Of course there is a profound sense in which God never begrudges the truth to any person; God does not prevent the wise of this world knowing the truth but some minds are so clouded with pride and preconceptions that they cannot see or hear.  Hearing they do not hear.  Behind this blindness is  a habit of mind that revels in obviousness and derogates as unrealistic wonder, that attitude of soul  with which, says Aristotle, philosophy begins.    For them the world does not open upon a mystery but is known exhaustively  through facts, or a series of facts called scientific, which are held to explain exhaustively.   They are progressive, which means at its limits the destruction of every form, intellectual, moral, and aesthetic, in things, every tradition, and every rule to be replaced by a  vulgar utilitarianism that values existence and pleasure above sacrifice and virtue. Add to this the fact of pride and the closed-heartedness that pride brings, the self-sufficiency of the closed mind that clouds the eye of the heart.

   This is why Jesus taught us that if we would learn the rules of the Kingdom we must become like children; not that ignorance can be virtuous but that when we are willing to listen, we can be taught.  But without faith, that threshold virtue without which we are left with a religion of our own devising. Knowledge of God on the other hand comes by revelation.  No one knows the Father but the Son and those to whom He wishes to reveal Him.   Revelation is a situation foreign to modern expectations.   Christ speaks; we listen. There are many hints and clues in nature, experience, and philosophy that point toward Christian truth, but these will remain pieces of a puzzle ever incomplete until we allow them to be made whole and effective in our lives by the submission of our wills to the teaching of Christ as it is represented by the apostolic mission that is His Church and the transformation of those same wills by the Spirit of God through the Sacraments.    Christ says:  “Learn from me.”    “I am meek and humble of heart.”  Learn the lesson that Jesus exemplified from the beginning to His death.”  Learn to listen and obey.  At least superficially, nothing could be more alien to the autonomous, self-creating person of the twenty-first century.   But this submission, real as it must be, is an easy yoke and a light burden, for it is the will of God not to subsume His creatures into Himself but to fulfill in them the goodness that was foreknown at the dawn of creation, and indeed with the greater gift, life with Christ in glory in the new creation.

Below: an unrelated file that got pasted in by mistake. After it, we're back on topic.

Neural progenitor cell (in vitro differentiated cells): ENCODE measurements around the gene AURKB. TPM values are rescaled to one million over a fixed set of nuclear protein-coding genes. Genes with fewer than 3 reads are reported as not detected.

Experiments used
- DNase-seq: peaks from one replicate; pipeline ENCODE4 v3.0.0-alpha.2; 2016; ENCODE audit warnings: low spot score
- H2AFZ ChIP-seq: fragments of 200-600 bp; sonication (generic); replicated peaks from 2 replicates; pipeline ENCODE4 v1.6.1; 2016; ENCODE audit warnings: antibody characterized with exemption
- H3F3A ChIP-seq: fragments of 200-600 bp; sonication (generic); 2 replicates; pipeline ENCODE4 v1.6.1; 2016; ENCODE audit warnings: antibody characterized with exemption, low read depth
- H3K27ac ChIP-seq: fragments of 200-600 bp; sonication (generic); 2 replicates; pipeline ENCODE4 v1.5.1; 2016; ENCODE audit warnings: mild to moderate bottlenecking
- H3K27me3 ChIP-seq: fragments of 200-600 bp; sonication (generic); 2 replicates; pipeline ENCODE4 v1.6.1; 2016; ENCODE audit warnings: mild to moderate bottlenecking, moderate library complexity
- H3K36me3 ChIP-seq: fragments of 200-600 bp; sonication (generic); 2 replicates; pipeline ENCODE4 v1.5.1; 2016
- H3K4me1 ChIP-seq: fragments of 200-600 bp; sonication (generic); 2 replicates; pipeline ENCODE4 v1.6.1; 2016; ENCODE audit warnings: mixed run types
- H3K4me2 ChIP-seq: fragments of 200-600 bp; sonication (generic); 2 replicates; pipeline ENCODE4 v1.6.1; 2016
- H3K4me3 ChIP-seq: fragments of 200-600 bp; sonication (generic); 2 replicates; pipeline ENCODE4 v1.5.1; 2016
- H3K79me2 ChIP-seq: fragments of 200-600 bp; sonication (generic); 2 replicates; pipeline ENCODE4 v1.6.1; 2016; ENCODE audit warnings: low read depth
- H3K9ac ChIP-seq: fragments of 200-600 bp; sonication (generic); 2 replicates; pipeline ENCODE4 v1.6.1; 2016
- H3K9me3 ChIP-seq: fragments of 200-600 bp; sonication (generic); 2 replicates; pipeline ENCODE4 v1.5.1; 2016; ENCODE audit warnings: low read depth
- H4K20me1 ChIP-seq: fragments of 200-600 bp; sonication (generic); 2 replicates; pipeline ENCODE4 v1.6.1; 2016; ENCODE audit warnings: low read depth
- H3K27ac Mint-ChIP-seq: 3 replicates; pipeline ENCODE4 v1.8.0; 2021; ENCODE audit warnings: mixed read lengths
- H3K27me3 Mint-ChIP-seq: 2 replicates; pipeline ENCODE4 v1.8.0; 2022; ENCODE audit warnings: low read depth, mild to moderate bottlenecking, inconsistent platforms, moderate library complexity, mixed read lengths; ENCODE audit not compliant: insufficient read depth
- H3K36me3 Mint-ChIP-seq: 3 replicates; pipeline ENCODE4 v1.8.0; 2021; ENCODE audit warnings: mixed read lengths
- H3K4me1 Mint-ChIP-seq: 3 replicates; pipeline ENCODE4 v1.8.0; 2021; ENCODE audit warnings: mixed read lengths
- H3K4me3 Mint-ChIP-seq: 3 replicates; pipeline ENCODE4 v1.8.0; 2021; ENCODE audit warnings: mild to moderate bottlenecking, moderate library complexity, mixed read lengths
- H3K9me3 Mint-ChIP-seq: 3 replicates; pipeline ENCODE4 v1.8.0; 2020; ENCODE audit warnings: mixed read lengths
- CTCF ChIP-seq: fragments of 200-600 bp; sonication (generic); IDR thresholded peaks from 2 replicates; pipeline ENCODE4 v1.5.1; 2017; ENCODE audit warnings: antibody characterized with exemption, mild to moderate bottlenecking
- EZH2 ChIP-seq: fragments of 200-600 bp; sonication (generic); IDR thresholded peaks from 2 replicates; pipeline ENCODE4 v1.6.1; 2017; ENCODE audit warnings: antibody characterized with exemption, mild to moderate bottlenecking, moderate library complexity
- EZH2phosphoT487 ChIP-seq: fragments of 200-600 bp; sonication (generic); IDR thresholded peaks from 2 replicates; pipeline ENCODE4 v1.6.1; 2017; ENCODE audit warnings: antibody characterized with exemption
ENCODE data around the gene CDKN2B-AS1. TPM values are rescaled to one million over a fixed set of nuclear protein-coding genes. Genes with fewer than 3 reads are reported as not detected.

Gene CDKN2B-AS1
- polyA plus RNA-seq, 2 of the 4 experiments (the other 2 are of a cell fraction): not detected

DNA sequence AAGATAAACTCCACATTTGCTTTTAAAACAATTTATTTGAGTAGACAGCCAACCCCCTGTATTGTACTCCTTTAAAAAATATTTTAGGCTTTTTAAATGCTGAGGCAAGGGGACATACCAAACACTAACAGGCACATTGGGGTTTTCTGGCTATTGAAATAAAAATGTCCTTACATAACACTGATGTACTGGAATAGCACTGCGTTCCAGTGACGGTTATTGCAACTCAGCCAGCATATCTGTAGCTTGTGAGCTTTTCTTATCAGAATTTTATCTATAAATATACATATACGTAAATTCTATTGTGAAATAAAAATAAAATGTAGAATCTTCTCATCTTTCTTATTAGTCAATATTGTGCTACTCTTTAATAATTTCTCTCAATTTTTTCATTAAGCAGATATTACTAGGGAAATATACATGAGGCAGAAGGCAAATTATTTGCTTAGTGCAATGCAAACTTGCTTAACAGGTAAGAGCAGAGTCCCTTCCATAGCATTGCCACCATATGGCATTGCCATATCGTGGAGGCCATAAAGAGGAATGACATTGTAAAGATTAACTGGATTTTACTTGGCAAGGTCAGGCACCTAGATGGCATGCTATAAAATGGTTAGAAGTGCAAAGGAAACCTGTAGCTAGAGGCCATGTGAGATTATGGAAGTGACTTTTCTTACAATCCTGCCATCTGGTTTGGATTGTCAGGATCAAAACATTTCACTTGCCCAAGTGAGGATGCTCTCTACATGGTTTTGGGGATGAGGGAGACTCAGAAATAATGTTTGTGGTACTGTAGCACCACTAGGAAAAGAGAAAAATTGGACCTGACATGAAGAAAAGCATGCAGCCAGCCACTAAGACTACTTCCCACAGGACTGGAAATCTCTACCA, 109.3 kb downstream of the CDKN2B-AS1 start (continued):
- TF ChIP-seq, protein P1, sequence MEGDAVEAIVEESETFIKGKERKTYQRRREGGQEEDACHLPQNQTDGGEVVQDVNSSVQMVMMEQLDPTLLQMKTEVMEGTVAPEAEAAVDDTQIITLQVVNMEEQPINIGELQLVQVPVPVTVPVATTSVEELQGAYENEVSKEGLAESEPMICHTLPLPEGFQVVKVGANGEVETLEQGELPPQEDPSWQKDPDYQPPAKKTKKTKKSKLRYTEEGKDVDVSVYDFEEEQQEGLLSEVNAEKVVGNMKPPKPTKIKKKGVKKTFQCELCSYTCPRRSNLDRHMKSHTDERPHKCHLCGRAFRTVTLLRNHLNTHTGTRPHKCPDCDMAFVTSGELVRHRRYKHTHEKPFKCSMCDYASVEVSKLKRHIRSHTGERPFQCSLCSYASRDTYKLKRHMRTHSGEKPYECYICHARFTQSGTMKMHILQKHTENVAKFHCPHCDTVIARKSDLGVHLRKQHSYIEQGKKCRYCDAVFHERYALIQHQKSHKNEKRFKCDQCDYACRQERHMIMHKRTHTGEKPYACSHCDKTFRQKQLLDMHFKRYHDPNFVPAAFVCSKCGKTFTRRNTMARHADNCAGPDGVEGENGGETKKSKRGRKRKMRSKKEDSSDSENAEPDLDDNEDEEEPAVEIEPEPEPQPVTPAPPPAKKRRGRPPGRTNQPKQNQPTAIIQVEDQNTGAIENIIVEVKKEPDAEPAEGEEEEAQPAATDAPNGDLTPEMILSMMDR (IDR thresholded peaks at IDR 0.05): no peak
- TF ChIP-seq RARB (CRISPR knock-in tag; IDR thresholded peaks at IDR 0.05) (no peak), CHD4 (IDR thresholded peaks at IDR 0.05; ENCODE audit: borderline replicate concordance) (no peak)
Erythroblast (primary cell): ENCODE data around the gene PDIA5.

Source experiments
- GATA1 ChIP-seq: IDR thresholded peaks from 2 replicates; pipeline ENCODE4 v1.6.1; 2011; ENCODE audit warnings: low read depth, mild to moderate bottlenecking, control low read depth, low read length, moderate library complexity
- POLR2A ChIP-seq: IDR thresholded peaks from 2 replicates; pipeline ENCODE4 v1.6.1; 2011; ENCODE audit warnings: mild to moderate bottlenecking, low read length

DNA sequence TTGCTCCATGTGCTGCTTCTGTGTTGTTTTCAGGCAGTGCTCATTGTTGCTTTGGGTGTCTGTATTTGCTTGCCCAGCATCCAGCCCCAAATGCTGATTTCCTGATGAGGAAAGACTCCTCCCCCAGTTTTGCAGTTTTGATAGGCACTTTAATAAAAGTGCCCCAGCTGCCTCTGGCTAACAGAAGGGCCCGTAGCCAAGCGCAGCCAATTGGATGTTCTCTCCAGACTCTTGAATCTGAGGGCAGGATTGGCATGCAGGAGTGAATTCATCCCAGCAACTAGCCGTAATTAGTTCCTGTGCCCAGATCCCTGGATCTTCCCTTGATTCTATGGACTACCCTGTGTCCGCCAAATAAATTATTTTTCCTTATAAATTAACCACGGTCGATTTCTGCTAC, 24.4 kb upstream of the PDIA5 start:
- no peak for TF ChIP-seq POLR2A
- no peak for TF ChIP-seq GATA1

Early in its career Christianity met those who would have turned it from a religion of faith and obedience into a religion of knowledge and self-realization.  These were the ancient Gnostics, or knowers, or intellectuals, who in the early life of Christianity, especially in the second and third Christian centuries, proposed that Christ had not come by the shedding of His blood and the gift of the holy spirit to renew mankind and creation but had rather descended from a spiritual fullness to enlightened the gnostic elect with the truth that mankind is already divine, a saving truth among those able to appropriate it.